- Apprenticeship Education courses - click here
  • ITB 
- Apprenticeship Training - click here
  • IT Carlow 
- Apprenticeship Courses - click here
  • IT Tralee 
- Engineering Apprenticeship - click here
  • LIT 

- Craft Apprenticeship Training - click here 

- New Industrial Electrical Engineer 


For those interested in being trained as an apprentice, towards ensuring that you are in with the best possible chance of being accepted for an apprenticeship when an opportunity arises - there are a number of Further Education Courses available which are designed to equip participants with the initial skills needed for the particular apprenticeship area. These are called pre-Apprenticeship training courses:

Approved Course Providers

DIT offers a two-year Level 6 course in Building Management in which participants develop some of the skills offered through apprenticeship such as bricklaying, plastering, painting and decorating See DT170 here.

Training for the new occupational apprenticeships ranges from Level 5 to Level 9 on the NFQ.  A Level 5 HVG Driver apprenticeship will be available through the Irish Road Haulage Association for example, or a Level 9 (Master's) apprenticeship as an Executive Chef will be available through the IT Tralee School of Culinary Arts. 

With the exception of Print Media which is 3-years, Traditional craft apprenticeships are four years in duration, irrespective of the volume or depth of learning involved. The duration of the new apprenticeships varies, depending on the degree of difficulty involved in meeting the set learning outcomes for the particular apprenticeship programme.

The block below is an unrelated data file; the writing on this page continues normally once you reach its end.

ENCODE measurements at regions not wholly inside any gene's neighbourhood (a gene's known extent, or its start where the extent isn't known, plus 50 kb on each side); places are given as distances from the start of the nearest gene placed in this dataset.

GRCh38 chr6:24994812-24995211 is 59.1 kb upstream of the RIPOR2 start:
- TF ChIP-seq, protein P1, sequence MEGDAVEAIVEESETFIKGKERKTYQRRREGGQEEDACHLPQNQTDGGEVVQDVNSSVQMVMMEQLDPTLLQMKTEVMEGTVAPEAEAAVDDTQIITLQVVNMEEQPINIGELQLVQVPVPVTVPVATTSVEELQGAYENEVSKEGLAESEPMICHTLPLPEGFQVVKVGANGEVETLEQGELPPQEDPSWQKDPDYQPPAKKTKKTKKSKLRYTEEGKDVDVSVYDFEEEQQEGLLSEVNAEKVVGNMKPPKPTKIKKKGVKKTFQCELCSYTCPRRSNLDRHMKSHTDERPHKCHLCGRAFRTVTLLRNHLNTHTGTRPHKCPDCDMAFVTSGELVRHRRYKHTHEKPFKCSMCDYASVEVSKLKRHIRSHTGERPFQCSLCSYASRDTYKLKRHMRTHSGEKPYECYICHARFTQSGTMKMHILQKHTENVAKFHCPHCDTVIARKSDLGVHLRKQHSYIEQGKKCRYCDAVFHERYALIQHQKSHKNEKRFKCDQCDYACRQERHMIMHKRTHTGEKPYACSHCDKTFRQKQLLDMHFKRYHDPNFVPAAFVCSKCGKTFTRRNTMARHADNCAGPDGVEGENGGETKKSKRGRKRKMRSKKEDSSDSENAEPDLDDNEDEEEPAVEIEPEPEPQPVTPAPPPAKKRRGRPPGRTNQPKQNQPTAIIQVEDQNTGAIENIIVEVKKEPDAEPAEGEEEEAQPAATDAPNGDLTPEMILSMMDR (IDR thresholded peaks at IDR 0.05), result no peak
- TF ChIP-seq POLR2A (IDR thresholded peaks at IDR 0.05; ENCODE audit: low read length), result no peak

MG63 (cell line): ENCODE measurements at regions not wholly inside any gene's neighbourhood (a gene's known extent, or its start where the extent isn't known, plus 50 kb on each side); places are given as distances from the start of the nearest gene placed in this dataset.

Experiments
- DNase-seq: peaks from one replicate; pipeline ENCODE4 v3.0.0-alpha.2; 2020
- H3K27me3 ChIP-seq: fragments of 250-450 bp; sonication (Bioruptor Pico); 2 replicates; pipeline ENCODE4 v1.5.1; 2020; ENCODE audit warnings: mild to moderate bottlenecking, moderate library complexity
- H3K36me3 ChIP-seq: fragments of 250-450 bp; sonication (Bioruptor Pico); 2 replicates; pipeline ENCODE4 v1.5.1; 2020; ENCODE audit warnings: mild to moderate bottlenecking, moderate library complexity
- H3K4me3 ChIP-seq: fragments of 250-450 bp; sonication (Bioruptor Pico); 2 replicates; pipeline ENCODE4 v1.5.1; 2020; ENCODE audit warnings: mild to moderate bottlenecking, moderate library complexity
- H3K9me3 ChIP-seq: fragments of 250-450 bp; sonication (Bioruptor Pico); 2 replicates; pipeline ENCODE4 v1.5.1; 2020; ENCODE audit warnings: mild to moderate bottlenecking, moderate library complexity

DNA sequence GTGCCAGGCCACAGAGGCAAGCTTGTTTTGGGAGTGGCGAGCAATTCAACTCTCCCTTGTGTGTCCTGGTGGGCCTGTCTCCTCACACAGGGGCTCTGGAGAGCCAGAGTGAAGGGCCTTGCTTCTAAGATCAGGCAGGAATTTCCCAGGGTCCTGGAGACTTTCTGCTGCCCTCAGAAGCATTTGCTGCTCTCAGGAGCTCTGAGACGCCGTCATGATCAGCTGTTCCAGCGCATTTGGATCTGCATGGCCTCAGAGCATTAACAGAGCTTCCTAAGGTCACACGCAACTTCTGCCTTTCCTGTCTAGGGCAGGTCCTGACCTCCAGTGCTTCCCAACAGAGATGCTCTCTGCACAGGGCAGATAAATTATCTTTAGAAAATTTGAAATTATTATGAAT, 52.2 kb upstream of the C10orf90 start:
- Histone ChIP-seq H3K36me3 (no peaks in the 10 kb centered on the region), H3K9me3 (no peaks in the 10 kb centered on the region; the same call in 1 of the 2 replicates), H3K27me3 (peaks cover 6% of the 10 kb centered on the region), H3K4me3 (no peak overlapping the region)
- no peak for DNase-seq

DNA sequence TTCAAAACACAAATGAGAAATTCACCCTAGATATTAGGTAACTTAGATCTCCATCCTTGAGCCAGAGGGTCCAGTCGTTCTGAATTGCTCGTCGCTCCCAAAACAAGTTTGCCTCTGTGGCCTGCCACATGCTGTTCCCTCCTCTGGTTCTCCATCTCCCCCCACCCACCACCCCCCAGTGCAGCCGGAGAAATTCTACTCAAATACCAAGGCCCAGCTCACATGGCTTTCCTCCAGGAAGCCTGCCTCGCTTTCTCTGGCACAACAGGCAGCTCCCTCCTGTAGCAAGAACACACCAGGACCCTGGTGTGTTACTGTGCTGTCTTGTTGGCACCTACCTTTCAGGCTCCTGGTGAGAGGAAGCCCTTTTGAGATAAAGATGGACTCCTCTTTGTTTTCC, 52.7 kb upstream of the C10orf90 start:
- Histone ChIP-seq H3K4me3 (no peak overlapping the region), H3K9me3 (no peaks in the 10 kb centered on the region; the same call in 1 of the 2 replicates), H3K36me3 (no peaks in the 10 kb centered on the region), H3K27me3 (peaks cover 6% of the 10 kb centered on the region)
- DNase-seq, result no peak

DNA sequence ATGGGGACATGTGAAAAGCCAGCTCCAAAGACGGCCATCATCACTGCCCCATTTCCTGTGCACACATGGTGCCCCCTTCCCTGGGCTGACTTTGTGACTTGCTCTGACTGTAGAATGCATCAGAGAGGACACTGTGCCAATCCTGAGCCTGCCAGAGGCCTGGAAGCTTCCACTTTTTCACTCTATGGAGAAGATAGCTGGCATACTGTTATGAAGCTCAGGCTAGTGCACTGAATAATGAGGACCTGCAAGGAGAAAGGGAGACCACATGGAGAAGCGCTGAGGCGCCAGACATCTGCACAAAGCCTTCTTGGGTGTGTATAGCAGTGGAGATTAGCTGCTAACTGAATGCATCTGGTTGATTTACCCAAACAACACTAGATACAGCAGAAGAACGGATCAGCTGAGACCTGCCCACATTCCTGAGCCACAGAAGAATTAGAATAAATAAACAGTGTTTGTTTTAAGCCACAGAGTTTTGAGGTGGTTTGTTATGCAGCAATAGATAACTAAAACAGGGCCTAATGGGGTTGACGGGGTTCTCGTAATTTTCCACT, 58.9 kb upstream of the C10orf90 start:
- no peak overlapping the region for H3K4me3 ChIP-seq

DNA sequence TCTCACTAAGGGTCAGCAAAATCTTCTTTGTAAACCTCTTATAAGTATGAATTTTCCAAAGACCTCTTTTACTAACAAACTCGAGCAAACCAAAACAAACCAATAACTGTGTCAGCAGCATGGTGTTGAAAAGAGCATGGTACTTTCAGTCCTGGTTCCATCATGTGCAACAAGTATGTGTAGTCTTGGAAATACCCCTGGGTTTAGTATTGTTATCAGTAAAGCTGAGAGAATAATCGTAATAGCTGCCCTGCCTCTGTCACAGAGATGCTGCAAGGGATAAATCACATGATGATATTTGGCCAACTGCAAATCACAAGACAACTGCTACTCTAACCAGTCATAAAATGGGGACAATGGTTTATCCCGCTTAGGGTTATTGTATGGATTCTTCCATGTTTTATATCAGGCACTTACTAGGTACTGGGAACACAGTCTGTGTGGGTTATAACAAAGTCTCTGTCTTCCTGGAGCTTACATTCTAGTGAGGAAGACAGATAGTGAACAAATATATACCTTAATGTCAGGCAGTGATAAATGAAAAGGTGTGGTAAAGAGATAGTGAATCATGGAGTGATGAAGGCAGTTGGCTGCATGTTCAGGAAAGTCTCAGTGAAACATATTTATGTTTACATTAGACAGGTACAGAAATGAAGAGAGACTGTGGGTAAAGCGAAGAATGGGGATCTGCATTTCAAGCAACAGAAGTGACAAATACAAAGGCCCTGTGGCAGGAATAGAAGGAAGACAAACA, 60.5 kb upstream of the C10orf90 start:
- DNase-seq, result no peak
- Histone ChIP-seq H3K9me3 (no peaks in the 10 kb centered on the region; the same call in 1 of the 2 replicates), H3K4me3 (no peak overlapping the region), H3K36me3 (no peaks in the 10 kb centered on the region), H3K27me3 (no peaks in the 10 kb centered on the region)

64% of the proposed new apprenticeships have a duration of between two and three years. 28% are between three and four years while 8% of the 25 apprenticeships have a duration of four years.

The new apprenticeships currently under development will have both on-the-job and off-the-job training phases, similar to the traditional apprenticeship model.

Example: The training structure of the new General Insurance Practitioner Apprenticeship is as follows:

Duration: 3 years 

Qualification: BA (Hons) Insurance Practitioner Apprenticeship – Level 8 NFQ 

Training Provider: IT Sligo/The Insurance Institute 

Commencement date: September 2016 

Outline: Apprentices undertake insurance qualifications, delivered by The Insurance Institute, as well as business and accounting modules from IT Sligo.

Off/On the Job Phases: The structure of the off-the-job programme involves six 15-week semesters, each consisting of three modules. This is combined with on-the-job learning delivered through full-time employment with an insurance company. 

Off-the-job learning delivery will be a blend of online lectures, online discussion/engagement and face-to-face teaching with provision for group sessions per semester. Typically this will result in one day a week study release for the apprentice, in the employer’s premises, away from the desk. 

As semesters are 15 weeks apiece, the apprentice will have fewer study hours during the summer period and will have more to time to learn practically on-the-job.

Useful Links
Women in Trades Network Ireland - WITNI 
WITNI is a place where you can ask questions and be exposed to stories from female professionals and apprentices within the industry. Where you can discover more about training and employment options that currently exist